Born in Medellín, Colombia, in 1960, Liana Mejía won the University of Antioquia’s IV National Poetry Award in 1982, followed by the University of Nariño’s Awaska National Poetry award in 1984. In its early years, she was a member of the Prometeo magazine editorial commitee. Liana writes, she says, because she has to, and notes that a poem “shares your essence in a way, it seems, that enables others to see the passing of your life through it, and that is always dangerous; baring your soul makes you more vulnerable with each poem.”
Liana Mejía’s poems confront death. Medellín, tragically legendary for its crime and violence, is accurately captured in her writing. Without being named, her home city is identifiable through her poems’ imagery, mood and descriptions; through their language of shadows and fear. It is a language that manages to intertwine the sacred with eroticism, death and disquiet, producing tension, yet not denying love: this is what is insinuated in the naming of the shadows and the city’s horrors.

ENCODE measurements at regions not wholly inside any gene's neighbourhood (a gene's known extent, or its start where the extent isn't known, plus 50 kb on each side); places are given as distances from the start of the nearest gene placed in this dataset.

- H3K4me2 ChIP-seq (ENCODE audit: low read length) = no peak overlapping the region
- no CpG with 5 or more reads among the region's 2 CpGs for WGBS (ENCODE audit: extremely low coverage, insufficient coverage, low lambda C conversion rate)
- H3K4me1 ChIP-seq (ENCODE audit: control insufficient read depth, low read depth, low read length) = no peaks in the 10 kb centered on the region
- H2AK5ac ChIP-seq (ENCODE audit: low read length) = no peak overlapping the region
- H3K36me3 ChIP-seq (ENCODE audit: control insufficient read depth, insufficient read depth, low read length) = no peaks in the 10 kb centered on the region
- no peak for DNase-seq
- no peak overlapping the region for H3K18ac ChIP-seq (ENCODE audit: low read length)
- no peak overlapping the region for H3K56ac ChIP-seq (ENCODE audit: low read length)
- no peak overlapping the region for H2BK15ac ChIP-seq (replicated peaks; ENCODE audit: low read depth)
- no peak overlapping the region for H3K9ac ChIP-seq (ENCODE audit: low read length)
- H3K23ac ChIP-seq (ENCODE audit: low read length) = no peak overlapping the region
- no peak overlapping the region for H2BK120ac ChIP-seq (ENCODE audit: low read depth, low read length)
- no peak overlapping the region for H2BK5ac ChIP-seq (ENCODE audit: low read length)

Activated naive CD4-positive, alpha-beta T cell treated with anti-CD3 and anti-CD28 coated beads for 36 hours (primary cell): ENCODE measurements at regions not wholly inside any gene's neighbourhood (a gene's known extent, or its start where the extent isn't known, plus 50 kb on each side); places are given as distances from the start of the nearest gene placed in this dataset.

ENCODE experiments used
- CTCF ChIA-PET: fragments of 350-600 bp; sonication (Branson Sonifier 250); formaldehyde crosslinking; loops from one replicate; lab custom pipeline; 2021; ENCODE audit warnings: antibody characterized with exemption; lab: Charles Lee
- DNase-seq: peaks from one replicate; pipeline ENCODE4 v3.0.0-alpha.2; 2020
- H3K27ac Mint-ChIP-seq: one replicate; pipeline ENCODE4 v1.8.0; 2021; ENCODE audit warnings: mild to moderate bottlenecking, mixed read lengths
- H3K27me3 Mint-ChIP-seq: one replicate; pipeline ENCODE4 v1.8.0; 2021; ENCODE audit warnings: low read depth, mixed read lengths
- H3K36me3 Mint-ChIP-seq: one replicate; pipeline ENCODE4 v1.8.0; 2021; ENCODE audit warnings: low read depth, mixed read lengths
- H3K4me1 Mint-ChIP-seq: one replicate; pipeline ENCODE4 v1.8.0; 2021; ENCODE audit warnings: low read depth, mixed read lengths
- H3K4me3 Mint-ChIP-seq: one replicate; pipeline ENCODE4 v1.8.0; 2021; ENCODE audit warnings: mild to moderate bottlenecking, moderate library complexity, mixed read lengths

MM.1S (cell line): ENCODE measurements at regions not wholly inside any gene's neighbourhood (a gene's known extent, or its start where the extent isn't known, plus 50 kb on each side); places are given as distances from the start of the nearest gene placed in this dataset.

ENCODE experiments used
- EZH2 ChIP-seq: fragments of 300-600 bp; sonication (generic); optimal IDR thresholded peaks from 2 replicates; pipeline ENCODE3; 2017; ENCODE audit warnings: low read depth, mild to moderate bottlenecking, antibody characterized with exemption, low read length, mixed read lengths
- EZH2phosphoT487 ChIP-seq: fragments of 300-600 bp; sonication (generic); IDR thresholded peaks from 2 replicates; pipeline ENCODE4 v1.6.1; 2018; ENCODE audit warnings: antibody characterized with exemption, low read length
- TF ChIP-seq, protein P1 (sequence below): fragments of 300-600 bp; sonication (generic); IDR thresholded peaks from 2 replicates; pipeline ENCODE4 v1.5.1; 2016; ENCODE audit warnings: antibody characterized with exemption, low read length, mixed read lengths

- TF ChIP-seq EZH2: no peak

Her poetry represents a departure from a tendency to praise the feminine. In her work, femininity is neither a subject nor an obsession. Neither are her love poems conventional or languid. Rather, her depiction of lovemaking is unique and sincere, a great expressive leap away from the proliferating clichés of so-called ‘feminine poetry’. Everyday life is also a source of poetic revelation to Liana Mejía; her poems show us a particular way of perceiving the world and of being in it. Through the expressive territory of her work she reveals reality to us and gives us back its mystery.
Extraña en mi memoria (Stranger in my Memory), Universidad de Antioquia Publishing House, National Poetry Award Collection, 1982
Los viajeros del sueño (Travelers of Dreams), Universidad de Nariño, Department of Human Studies, Awasca Writer’s Workshop, 1985.
Liana Mejía’s page on the International Poetry Festival of Medellín website (in Spanish)